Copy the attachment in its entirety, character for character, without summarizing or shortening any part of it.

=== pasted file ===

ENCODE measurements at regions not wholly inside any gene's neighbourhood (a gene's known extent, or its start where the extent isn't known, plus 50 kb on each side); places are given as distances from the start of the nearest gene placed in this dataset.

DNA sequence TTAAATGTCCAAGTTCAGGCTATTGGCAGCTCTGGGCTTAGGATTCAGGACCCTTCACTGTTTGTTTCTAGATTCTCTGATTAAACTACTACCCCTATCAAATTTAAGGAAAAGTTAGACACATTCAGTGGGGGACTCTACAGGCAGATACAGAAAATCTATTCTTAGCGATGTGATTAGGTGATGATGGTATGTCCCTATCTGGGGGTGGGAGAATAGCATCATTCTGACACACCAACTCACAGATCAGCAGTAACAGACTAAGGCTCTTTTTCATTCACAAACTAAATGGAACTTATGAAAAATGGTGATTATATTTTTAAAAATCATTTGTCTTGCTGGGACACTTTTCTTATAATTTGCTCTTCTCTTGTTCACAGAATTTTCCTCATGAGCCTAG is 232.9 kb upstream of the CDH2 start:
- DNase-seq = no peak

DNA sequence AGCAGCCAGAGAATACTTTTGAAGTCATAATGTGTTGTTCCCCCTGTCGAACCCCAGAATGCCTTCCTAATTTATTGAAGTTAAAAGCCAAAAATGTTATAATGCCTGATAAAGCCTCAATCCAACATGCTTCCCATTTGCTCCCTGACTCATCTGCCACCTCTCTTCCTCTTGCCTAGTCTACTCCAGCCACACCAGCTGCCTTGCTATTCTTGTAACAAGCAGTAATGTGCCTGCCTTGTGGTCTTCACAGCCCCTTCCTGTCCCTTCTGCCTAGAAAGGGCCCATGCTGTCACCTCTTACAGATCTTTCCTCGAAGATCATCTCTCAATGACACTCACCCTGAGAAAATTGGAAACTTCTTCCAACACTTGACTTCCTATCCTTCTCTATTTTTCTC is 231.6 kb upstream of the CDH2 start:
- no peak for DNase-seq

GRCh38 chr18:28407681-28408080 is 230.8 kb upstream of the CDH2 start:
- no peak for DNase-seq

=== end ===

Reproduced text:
ENCODE measurements at regions not wholly inside any gene's neighbourhood (a gene's known extent, or its start where the extent isn't known, plus 50 kb on each side); places are given as distances from the start of the nearest gene placed in this dataset.

DNA sequence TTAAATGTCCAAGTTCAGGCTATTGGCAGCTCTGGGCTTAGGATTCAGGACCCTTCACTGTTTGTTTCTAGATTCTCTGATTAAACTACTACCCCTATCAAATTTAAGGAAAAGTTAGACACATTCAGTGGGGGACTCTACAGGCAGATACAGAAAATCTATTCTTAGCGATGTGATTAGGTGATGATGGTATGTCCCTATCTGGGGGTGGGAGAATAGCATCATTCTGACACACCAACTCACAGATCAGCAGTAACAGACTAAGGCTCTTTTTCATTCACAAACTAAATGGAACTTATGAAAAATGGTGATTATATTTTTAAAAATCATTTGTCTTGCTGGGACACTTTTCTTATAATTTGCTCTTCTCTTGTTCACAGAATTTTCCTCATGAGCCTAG is 232.9 kb upstream of the CDH2 start:
- DNase-seq = no peak

DNA sequence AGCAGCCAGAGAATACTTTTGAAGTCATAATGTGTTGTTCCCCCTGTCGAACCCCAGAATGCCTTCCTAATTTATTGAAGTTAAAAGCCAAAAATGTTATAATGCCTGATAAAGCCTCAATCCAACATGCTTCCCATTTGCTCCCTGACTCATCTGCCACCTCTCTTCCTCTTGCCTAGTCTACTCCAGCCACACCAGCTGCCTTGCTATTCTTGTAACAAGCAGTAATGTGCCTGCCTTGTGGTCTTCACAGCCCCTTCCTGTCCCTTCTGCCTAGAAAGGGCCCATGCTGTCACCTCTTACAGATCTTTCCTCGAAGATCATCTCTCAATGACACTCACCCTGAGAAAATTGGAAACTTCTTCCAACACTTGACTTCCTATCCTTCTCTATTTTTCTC is 231.6 kb upstream of the CDH2 start:
- no peak for DNase-seq

GRCh38 chr18:28407681-28408080 is 230.8 kb upstream of the CDH2 start:
- no peak for DNase-seq